Selection Sunday is the annual kickoff to March Madness—this year, that auspicious event occurred on March 13, 2016. It is a day of elation for the teams selected to the 68 team bracket, and heartbreak for those that miss the cut. Every year the decisions are met with widespread controversy and spirited debate as disappointed teams and fans protest their grievances. This year teams like Monmouth University, St. Bonaventure, and South Carolina are left frustrated as they head to the NIT while Vanderbilt, Tulsa and Syracuse are thanking their lucky stars.
Syracuse went 19-13 this season including a first round exit from the ACC tournament. Hall of Fame coach Jim Boeheim was suspended for the first nine games of the season. NCAA Tournament Selection Committee Chair Joe Castiglione said on ESPN’s Mike & Mike, “We take [Boeheim’s absence] into consideration, just like we take into consideration the availability of players. We discuss that as a factor. We are considering it without prejudice.”
Castiglione’s comments seem troubling. Boeheim was off the court for breaking NCAA rules, including serious academic infringements. A postseason ban was not part of their punishment; however, the suspension should not be a mitigating factor for their losses. Otherwise, the punishment carries no weight, and more importantly than letting the team off the hook for five losses, it lets Boeheim off for academic dishonesty.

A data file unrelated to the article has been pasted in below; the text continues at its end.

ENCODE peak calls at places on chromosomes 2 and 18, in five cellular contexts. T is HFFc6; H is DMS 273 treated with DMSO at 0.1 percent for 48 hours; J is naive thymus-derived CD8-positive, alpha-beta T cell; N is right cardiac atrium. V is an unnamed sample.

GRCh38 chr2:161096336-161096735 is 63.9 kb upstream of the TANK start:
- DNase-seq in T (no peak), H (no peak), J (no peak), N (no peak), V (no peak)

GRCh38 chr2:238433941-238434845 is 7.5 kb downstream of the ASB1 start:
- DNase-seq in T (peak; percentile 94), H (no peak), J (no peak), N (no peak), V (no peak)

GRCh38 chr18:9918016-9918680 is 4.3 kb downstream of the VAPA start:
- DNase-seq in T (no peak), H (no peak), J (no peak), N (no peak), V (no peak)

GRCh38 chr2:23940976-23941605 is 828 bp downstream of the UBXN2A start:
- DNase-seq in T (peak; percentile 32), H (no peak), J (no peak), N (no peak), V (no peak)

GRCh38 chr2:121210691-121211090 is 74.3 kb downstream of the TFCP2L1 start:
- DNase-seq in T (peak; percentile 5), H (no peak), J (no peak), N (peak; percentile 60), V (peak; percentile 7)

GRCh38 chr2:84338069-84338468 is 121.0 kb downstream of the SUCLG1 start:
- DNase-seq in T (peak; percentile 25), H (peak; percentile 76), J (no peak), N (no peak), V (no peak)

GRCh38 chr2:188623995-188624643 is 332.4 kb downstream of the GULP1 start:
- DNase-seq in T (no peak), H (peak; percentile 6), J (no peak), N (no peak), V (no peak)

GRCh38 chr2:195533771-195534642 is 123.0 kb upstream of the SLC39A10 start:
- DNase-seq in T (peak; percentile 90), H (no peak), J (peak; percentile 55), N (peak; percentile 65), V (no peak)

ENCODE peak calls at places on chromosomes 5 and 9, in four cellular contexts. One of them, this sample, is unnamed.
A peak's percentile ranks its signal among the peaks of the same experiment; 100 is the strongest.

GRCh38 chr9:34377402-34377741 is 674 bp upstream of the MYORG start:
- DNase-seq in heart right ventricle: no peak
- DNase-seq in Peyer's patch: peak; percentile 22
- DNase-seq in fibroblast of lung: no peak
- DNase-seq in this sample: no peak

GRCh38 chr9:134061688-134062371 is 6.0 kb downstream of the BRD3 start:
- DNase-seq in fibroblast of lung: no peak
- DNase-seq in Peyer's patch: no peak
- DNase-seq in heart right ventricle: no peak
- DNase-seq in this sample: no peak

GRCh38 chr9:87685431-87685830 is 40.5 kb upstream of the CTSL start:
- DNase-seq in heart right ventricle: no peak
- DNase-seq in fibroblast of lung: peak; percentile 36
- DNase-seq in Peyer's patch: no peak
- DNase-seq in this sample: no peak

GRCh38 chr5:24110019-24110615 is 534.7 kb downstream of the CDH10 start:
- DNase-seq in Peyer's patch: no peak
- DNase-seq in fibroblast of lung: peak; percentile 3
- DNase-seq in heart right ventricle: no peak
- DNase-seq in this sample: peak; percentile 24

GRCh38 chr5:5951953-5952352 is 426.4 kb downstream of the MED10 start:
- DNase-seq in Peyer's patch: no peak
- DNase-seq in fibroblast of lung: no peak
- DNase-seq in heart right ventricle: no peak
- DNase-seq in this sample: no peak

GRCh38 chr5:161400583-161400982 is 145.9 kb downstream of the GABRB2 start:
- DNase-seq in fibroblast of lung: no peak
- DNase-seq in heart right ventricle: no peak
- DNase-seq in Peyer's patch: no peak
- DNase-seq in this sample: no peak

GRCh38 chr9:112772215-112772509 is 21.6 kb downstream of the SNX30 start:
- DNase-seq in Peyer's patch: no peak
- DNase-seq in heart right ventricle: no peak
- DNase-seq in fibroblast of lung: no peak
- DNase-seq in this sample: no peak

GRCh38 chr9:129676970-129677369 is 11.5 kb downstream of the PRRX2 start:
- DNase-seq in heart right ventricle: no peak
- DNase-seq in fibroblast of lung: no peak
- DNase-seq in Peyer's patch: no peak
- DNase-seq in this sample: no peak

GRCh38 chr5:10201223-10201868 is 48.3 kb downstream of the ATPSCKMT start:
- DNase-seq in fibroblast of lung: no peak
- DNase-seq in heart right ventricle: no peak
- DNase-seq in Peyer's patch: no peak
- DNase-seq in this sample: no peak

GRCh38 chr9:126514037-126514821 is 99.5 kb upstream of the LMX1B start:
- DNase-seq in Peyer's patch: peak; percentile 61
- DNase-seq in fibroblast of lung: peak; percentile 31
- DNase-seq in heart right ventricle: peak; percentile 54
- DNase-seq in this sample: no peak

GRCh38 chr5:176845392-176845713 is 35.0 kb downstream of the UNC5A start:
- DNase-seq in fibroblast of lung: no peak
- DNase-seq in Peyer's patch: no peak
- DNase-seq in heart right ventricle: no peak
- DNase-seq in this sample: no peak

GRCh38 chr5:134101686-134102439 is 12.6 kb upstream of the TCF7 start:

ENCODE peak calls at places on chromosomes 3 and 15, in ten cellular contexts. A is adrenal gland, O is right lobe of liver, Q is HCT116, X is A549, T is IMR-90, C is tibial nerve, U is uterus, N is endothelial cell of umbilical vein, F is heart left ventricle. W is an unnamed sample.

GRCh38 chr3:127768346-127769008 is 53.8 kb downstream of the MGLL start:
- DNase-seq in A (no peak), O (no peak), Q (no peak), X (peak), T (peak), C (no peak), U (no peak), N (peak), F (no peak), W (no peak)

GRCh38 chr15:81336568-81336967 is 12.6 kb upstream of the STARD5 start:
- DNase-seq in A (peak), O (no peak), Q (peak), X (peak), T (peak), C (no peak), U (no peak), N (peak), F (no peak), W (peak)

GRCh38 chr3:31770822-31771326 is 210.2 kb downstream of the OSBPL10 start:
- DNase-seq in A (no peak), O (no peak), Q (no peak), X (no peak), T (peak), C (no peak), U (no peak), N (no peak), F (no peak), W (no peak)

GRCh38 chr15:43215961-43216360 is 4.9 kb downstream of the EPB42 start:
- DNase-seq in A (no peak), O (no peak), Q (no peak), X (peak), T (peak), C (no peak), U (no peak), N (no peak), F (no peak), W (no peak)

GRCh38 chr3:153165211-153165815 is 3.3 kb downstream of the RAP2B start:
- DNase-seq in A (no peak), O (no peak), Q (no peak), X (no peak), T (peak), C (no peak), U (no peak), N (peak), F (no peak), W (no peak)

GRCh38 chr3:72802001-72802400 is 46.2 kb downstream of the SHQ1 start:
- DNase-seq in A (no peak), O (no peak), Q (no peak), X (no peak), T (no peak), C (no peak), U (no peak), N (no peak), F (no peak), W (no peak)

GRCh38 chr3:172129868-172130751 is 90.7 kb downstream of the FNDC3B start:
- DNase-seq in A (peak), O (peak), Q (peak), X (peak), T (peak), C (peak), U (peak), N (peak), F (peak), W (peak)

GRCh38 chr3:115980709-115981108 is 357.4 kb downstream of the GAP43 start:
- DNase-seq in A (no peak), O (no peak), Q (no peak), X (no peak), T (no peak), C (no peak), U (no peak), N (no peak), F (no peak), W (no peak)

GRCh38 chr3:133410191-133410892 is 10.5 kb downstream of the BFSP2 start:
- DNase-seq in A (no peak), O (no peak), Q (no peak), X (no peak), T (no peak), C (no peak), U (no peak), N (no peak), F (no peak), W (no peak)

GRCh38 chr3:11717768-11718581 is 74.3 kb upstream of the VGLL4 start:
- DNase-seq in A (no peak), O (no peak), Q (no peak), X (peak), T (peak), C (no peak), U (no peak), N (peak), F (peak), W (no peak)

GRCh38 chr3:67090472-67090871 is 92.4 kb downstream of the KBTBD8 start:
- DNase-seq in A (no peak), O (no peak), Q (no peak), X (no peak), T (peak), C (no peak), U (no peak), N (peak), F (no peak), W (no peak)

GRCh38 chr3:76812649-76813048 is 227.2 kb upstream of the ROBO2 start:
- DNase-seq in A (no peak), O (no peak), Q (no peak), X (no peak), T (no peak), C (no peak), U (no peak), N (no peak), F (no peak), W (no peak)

Monmouth and South Carolina both may have legitimate complaints. South Carolina, for example, beat Tulsa 83-75 early in the season, and had a significantly better record than them. Monmouth, at 27-7 also had much better record than Tulsa, played a strong nonconference schedule, and won their conference regular season championship. South Carolina also had a stronger record than fellow SEC member Vanderbilt. Yet, both Tulsa and Vanderbilt were selected over South Carolina. Monmouth’s rejection has me worried about conference bias. While Michigan (Big 10), Syracuse (ACC), and Vanderbilt (SEC) were selected, Monmouth from the MAAC was rejected.
University of Kentucky coach John Calipari also criticized the seeding of the brackets. Kentucky beat Texas A&M in the SEC championship game on Selection Sunday, only to find out later than A&M received a 3 seed while Kentucky was given a 4 seed. Calipari complained about the lack of transparency in the selection committee’s criteria for ranking and selecting the teams.
The controversy is nothing new; every year the teams that missed a spot will disagree, while the teams that squeezed in will say that they belong. The upsets will probably not be new either, unless a No. 16 seed pulls it off. Since the unbelievable is the normal in March Madness, it is easy to believe that we have seen just about everything there is to see. Still you can be all-but sure that this year’s tournament will produce yet another unbelievable Cinderella story for an underdog team—and while fantastic stories like these may be familiar, fans never seem to tire of them.